Whole eggs, broken hearts

“Alexander and the Terrible, Horrible, No Good, Very Bad Day” is a children’s classic written by Judith Viorst that takes you through an awful day in the life of a young boy, Alexander.   Everything seems to go wrong and nothing goes his way.

For me, this day came earlier in the week.  I woke up to find the remains of our three beloved chickens, eaten by coyotes during the night, followed quickly by a child with a fever pushing 103 degrees, a trip to Urgent Care, a trip to the doctor’s office, stops at three different pharmacies to find the necessary medicine, oh and there was no coffee left.

And I had a public display of teary emotion after I found out the cost of my sick child’s medicine was totaling close to the cost of a car payment.

And we’re currently in the early, soggy stages of potty training.

And….well, it was just a terrible, horrible, no good, very bad day. 

What do you do with a day like that?—especially when you’ve got little ones watching your every move and analyzing your reaction to each brutal setback.  I’d like to say that I kept my composure and let my inner, peaceful chi take over, but that didn’t happen.

I cried…first over chickens (It sounds crazy, I know).  It’s bad enough that we lost three of our pets all at once, but to have it happen in such a brutal and horrific way only magnifies the pain.

Then I cried over sickness and how it tortures your loved ones and drains your precious energy and the money you work so hard for.

And then I think I just cried because, well, the day sucked, to put it bluntly.  It took its toll on everyone, especially my son.  He was the sick, tired one who just lost his pets in a way that he can’t even comprehend.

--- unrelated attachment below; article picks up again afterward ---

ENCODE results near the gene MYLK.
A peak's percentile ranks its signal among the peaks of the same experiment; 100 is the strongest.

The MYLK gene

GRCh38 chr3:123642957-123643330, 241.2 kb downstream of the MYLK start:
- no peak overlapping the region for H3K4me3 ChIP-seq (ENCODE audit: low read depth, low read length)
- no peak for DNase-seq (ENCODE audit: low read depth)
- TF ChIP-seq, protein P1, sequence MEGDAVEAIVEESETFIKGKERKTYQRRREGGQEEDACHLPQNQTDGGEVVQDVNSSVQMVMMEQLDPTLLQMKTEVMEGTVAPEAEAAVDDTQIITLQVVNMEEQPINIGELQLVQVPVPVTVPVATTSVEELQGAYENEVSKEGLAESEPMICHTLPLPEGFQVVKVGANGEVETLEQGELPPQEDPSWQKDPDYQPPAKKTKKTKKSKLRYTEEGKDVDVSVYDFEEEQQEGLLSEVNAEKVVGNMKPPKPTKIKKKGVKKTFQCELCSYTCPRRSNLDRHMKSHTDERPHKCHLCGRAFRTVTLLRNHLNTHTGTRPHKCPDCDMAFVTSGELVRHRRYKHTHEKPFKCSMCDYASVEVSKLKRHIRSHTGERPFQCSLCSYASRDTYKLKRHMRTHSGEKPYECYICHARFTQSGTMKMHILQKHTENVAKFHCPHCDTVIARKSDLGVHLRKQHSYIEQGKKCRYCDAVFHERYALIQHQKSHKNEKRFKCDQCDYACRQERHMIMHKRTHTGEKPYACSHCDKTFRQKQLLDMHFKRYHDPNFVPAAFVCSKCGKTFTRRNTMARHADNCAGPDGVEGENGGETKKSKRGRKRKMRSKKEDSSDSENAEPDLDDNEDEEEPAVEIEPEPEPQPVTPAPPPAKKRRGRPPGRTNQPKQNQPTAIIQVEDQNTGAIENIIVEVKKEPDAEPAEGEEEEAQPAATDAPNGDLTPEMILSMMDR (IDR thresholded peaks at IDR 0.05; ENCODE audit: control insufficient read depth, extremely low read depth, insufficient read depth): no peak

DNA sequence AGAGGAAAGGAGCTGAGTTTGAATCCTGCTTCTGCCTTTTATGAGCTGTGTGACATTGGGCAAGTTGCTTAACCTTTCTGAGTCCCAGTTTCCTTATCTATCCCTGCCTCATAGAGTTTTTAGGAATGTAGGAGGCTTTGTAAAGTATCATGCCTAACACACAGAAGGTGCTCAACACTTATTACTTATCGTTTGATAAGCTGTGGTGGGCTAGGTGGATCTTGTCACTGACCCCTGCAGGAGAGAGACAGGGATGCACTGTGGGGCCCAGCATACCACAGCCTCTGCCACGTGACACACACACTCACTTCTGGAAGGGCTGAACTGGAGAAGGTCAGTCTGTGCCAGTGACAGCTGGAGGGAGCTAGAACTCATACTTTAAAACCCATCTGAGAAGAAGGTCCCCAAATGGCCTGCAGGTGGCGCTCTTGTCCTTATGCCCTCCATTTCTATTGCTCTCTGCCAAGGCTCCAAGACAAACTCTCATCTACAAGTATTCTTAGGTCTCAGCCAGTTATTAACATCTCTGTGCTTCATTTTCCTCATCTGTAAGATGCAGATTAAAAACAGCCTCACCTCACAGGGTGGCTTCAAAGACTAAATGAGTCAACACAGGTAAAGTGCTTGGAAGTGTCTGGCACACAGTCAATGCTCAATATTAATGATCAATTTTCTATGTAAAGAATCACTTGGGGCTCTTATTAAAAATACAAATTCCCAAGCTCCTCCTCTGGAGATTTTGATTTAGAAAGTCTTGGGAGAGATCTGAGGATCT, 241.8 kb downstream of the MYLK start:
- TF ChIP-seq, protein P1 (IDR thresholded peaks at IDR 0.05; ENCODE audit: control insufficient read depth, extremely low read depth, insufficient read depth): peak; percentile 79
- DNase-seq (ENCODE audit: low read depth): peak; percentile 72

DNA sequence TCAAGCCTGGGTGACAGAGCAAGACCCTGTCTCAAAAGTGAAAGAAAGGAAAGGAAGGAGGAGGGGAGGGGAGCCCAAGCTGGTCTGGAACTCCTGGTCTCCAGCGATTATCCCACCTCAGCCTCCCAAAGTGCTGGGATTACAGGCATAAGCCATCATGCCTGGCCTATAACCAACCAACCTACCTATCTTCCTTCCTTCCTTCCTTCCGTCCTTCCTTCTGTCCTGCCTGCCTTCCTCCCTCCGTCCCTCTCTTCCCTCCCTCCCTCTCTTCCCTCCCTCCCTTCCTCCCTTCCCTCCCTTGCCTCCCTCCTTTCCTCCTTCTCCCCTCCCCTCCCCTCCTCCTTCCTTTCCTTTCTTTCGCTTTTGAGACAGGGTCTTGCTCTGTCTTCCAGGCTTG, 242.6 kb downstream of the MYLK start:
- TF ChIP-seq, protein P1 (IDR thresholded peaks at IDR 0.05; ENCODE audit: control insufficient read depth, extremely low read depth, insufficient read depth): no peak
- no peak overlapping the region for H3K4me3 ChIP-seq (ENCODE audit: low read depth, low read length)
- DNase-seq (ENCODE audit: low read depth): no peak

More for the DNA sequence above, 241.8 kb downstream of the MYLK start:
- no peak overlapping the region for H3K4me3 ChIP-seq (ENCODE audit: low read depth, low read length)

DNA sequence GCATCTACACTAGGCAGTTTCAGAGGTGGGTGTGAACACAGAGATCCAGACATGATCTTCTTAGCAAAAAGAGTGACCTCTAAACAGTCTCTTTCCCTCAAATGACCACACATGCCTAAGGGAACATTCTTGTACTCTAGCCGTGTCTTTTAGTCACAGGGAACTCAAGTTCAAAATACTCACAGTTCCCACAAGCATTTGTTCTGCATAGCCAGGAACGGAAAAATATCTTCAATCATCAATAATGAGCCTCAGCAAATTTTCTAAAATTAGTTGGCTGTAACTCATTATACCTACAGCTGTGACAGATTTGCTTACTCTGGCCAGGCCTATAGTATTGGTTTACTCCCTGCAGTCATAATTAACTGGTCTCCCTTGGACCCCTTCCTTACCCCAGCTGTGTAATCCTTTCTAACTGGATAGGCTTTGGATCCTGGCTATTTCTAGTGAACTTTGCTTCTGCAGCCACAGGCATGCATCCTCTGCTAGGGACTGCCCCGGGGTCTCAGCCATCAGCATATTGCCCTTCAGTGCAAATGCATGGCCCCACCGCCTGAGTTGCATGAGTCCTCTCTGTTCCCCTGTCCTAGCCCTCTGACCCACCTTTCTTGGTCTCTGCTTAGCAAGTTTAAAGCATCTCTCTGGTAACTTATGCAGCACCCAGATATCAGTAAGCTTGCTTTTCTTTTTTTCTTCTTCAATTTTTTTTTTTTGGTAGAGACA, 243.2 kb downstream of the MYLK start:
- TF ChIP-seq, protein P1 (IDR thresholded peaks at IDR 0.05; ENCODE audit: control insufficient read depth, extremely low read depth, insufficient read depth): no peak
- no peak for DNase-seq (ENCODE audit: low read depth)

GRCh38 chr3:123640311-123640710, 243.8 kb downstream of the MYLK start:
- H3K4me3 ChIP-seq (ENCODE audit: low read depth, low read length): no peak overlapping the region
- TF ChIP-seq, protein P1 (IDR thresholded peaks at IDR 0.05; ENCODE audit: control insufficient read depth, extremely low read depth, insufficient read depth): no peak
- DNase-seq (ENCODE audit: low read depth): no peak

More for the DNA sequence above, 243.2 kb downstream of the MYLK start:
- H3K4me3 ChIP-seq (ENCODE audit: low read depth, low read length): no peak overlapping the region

When I started this blog, my goal was to “go on an adventure to laugh through the good, the BAD, and all the crazy in between.”  Well, this certainly was more bad than good, I’d say.  How do you laugh and find joy in a day like that?

When my two-year-old said, “The chickens are in heaven,” I suddenly found the joy.  When my four-year-old with the flu said, “I hope they don’t poop on us,” there was the laughter.

How are kids SO amazing?  How do they do it?  Their ability to radiate light in the dark face of defeat and illness is nothing short of inspiring.

These simple moments of joy and laughter may not have taken our sadness away, but recognizing and acknowledging their existence sure helps us move in the right direction.

Today all that remains of that terrible, horrible, no good, very bad day are a few drifting feathers, three little eggs, and two incredibly brave children.

the last eggs


2 thoughts on “Whole eggs, broken hearts

  1. Great post. I’m so sorry for your loss- I can’t even imagine how hard that must have been. Hoping your little guy feels better soon. You definitely know how to take a horrible event and find the light within the darkness.

    Liked by 1 person

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